• Consider how a proposed notice will be received. Think about how it would play out in the press or before a judge. The additional time researching and writing an appropriate letter is well spent. It can help to avoid a PR fiasco or positive to the receiving party, as in the Vermont kale enthusiast’s case. In some cases, you can also lower the risk that the recipient will file a preemptive lawsuit, asking a judge to rule that there is no infringement occurring.
  • Consider whether sending a letter is even appropriate. If no action is taken, the brand misuse might not create much true harm. For instance, if it appears in a single blog post, it might be deeply buried on the website after another day or two. And if on an unpopular website of social media account, few eyes may see it anyway—again, assuming you don’t fuel the fire by unnecessarily upsetting that person.
  • Use a tone appropriate to the situation. It should parallel the company’s level of concern, speak appropriately to the person who will receive the notice, and reflect the company’s values. Polite requests can be more effective than aggressive letters. Of course, the result that your company is seeking, and how quickly, is important. If the situation involves truly abhorrent behavior by an infringer, then a letter should more likely be sent by outside counsel. Among other advantages, this allows the company to distance itself somewhat from any harsh tone necessarily included in the letter.
  • A cease and desist notice is almost never confidential or privileged. It is very possible that a notice will end up on the recipient’s blog or website, or in the news, and the sending company will likely have no legal recourse.
  • Spin your wins. Use your company’s blog, social media outlets, and website to educate the public that you are shutting down frauds because you want to protect customers against malicious activity and work to keep costs down. When communicated with care, this can leave a favorable public impression, not to mention advise customers to beware of unauthorized products, vendors, social media pages, apps, and other Internet and mobile content.

In short, to avoid the “fowl” attention that Chick-fil-A landed, before sending out cease and desist letters, brand owners should weigh PR risks against business and legal considerations, think carefully about whether a letter should be sent, and match the tone and language of a letter to the circumstances at hand.

The opinions expressed here are those of the author only and do not necessarily reflect the opinions of the law firm with which the author is associated, or its other lawyers or clients.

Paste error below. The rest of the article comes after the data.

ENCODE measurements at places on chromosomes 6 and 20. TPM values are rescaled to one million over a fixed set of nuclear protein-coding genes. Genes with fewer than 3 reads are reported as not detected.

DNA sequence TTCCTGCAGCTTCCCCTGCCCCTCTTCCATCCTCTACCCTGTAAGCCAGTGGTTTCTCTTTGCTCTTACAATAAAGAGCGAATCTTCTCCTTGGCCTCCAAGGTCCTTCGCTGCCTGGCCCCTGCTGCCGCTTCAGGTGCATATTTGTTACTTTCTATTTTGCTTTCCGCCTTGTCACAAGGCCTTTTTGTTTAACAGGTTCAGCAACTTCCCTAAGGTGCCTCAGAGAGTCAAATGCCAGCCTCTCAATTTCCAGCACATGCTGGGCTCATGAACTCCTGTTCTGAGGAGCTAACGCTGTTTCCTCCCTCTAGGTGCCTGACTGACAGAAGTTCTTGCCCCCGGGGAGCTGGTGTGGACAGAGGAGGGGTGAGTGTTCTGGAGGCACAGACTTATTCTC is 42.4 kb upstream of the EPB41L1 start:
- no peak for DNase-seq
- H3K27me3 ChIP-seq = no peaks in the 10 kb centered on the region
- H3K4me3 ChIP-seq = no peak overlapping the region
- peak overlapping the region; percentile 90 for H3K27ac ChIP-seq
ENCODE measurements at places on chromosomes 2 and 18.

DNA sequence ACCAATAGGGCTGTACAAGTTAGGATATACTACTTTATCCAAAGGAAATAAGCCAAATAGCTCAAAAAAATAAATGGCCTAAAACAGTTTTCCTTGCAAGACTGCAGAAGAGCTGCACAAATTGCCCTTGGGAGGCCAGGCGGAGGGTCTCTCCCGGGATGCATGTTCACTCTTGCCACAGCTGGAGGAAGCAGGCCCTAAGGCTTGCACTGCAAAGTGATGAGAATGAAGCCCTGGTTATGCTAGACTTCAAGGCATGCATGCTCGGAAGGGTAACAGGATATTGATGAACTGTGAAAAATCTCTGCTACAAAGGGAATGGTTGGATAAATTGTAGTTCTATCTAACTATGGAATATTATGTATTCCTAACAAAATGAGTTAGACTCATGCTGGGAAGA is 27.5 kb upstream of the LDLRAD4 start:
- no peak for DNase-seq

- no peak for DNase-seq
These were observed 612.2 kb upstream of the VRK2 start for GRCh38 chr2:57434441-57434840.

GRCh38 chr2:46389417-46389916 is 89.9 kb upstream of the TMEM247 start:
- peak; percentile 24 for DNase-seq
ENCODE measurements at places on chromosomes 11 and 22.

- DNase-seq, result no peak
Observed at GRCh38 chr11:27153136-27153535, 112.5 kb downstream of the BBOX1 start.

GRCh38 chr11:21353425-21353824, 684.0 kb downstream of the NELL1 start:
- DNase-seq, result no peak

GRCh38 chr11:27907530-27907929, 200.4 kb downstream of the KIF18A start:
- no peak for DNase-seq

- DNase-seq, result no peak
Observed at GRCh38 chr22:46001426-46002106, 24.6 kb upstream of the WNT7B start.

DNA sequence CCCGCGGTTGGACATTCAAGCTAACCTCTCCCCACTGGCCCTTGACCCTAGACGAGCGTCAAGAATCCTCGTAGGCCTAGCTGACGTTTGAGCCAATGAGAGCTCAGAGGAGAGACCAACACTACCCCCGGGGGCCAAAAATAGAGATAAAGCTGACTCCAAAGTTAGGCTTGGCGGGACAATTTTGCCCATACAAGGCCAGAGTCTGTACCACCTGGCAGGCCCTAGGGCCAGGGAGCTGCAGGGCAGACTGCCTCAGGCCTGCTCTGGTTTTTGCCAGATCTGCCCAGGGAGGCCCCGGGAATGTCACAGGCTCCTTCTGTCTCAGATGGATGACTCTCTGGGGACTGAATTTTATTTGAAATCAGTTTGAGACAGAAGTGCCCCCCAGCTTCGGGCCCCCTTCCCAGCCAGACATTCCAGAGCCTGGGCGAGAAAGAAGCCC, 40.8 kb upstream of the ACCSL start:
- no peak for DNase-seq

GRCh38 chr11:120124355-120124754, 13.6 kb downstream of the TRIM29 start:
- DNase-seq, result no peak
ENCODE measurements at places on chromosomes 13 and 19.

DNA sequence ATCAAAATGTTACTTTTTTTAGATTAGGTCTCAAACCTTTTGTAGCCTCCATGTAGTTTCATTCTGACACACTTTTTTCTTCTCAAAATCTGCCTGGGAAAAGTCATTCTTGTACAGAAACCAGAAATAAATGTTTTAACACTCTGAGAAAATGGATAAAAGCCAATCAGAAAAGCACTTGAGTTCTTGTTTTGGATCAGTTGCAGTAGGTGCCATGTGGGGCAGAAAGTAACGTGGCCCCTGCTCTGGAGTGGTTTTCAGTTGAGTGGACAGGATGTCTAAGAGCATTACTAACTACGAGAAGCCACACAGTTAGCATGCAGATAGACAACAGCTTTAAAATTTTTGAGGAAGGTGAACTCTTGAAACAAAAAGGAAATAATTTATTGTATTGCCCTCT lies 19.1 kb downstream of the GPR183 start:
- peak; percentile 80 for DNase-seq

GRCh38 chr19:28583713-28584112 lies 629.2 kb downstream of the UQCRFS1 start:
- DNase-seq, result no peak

Social Media: Still a Mystery to Most Small Businesses

November 7th, 2012

By Amy Howell, CEO of Howell Marketing Strategies

Not a day goes by that someone doesn’t ask me about social media for business. LinkedIn, Facebook, and Twitter are all new media tools that can help bolster your Internet or digital “footprint.”

You can read all about how social media is ramping up the conversation by doing a simple Google search. But the more important question small business owners want answered is how to use social media to boost sales and get the phone ringing. I call it “turning on the water faucet.” Social media for businesses should mean one thing: free tools that can strengthen your organization’s SEO (search engine optimization), help get your message out, and engage with customers and prospects.

Now these tools may be free, but the time you must spend executing the work can be extensive. A lot of writers just re-hash what’s already been written, so what I find most helpful is to share what we help clients do in the trenches every day. Below are the main barriers to using social media and why it remains a mystery, followed by how to get started and what to do first.

The barriers for most small businesses using social media are:

  • Time and education: It takes time to read and learn about the ever-changing, growing tools online, and most business owners don’t have extra time to devote to this. I hear it every day, and as a small business owner myself, I certainly understand this constraint. Small businesses have limited resources and must focus on revenue development and all that comes with running a business. Social media can help a small business tremendously, but most owners have not had time to get up to speed.
  • Lack of resources: It takes a dedicated effort to employ social media tools. Most companies can hire help, but many simply don’t have the extra resources to do so.
  • Reluctance to embrace new media: A lot of people are just flat out skeptical of social media. There are legitimate reasons to ignore it, especially if you are in a regulated industry (banking, insurance, finance, etc.), as some governing entities such as the SEC have policies against any use of social media for work. I think that will change soon, as I’m already seeing some large organizations issue new policies on social media use.
  • Generational: Most people would be surprised to know that the average age of a Twitter user is between 40 and 55. Age isn’t an excuse to avoid social tools, but it is often an explanation.

How to get started if you want to add a social media strategy to your marketing toolkit:

  • Read, read, read. There are some excellent blogs (like this one) and other resources online that can tell you all you need to know. There is no “magic wand” that will do this for you. If you really want to jump in, you have to do the reading yourself. You can hire it out of course, but the ideal results spring from the business understanding social media and embracing it, even if it means only monitoring at first. Let’s take the Judy McLellan Team for example (@JudyMacTeam on Twitter). Judy hired my firm to help with a real estate marketing and PR strategy that included the use of social tools. At first, we did some of the tweeting and posting. But now, you can find Judy out selling homes while using her iPad and iPhone to tweet and spread information about her listings.